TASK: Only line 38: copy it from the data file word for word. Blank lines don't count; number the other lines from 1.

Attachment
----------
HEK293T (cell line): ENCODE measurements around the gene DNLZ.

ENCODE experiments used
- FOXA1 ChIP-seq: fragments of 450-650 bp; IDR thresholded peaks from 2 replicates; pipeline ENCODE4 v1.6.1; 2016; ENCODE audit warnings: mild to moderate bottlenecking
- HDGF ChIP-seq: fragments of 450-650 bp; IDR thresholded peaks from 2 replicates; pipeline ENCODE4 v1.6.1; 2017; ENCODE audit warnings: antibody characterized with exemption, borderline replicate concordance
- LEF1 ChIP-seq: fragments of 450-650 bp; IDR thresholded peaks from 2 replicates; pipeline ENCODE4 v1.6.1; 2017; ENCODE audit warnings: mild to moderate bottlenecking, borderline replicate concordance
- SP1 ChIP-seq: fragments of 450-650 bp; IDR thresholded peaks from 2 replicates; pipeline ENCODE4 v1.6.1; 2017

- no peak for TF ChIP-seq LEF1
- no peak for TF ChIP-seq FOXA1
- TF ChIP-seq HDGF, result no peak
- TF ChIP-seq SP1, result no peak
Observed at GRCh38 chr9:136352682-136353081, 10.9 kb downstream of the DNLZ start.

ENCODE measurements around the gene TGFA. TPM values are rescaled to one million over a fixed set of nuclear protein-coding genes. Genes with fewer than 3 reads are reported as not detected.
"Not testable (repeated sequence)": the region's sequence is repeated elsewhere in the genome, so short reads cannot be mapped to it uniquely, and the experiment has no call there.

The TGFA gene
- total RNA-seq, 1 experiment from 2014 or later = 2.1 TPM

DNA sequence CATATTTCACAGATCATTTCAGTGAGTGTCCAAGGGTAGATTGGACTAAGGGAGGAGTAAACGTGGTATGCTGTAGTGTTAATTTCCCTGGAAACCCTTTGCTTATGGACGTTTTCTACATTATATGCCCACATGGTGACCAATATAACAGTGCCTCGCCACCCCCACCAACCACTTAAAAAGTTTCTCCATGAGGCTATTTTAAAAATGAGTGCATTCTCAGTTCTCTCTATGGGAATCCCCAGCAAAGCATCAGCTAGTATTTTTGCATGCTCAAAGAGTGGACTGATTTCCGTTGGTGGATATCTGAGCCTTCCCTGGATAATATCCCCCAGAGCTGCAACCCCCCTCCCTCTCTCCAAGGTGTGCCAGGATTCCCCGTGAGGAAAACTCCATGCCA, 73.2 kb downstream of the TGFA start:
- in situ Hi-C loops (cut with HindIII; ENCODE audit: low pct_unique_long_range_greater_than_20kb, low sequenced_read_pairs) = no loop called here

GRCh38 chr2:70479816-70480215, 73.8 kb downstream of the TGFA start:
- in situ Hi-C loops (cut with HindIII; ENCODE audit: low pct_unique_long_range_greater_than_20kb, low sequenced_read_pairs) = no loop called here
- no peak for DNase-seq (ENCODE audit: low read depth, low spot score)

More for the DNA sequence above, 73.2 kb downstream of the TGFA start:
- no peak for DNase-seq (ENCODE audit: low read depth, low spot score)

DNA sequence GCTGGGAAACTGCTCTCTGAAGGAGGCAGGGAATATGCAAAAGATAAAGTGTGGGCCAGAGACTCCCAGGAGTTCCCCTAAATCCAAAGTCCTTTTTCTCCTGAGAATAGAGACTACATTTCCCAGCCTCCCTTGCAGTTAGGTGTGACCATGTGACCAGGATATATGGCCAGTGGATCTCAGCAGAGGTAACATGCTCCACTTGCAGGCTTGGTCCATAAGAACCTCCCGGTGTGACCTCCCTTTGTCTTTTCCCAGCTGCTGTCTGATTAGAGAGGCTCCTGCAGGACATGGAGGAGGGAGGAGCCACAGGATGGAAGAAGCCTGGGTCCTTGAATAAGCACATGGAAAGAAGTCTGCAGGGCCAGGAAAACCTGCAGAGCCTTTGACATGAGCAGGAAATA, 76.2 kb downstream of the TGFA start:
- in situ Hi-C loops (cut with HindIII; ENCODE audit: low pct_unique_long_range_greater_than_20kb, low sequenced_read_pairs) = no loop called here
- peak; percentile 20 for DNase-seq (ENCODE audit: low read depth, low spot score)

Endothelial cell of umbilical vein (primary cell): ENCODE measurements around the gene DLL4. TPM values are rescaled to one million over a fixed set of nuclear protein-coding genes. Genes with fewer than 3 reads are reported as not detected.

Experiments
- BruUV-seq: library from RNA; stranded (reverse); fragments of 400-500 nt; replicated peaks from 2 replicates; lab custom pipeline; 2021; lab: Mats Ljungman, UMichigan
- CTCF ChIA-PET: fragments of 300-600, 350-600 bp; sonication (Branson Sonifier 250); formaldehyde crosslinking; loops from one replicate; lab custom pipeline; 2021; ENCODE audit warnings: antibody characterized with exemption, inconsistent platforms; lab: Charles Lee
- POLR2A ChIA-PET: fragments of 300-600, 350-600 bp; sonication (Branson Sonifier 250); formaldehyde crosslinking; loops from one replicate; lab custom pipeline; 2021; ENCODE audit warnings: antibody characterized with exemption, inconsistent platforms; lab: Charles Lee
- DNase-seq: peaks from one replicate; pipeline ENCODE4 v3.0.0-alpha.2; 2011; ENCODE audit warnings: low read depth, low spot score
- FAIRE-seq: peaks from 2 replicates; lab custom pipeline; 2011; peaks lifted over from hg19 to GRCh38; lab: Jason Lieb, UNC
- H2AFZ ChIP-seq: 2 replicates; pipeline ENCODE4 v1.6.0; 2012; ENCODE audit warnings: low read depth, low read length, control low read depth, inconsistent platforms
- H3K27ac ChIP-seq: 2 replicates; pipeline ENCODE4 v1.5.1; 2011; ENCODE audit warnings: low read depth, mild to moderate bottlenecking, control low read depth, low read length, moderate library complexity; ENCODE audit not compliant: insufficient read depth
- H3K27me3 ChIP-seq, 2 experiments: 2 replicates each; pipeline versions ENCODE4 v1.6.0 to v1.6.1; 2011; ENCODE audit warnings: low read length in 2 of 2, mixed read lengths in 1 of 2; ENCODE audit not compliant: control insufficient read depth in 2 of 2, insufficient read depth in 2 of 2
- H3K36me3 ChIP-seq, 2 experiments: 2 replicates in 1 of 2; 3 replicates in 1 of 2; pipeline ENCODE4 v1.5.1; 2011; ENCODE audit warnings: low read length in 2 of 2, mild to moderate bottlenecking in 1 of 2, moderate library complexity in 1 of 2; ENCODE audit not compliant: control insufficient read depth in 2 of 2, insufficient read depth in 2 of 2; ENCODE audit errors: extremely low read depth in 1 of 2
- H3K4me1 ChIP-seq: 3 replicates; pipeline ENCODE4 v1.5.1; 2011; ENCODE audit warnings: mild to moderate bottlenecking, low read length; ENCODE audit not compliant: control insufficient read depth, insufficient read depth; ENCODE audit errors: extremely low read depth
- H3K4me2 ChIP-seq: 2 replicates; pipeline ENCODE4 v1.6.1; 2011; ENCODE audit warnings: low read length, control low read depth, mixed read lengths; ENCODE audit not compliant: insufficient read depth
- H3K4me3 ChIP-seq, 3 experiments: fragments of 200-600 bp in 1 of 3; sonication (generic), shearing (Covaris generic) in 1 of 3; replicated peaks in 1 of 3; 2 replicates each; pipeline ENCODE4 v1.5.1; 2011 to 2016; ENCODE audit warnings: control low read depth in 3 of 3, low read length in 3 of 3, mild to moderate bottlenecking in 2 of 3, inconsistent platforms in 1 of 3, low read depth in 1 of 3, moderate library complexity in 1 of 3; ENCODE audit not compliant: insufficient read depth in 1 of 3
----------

- H3K4me2 ChIP-seq: 2 replicates; pipeline ENCODE4 v1.6.1; 2011; ENCODE audit warnings: low read length, control low read depth, mixed read lengths; ENCODE audit not compliant: insufficient read depth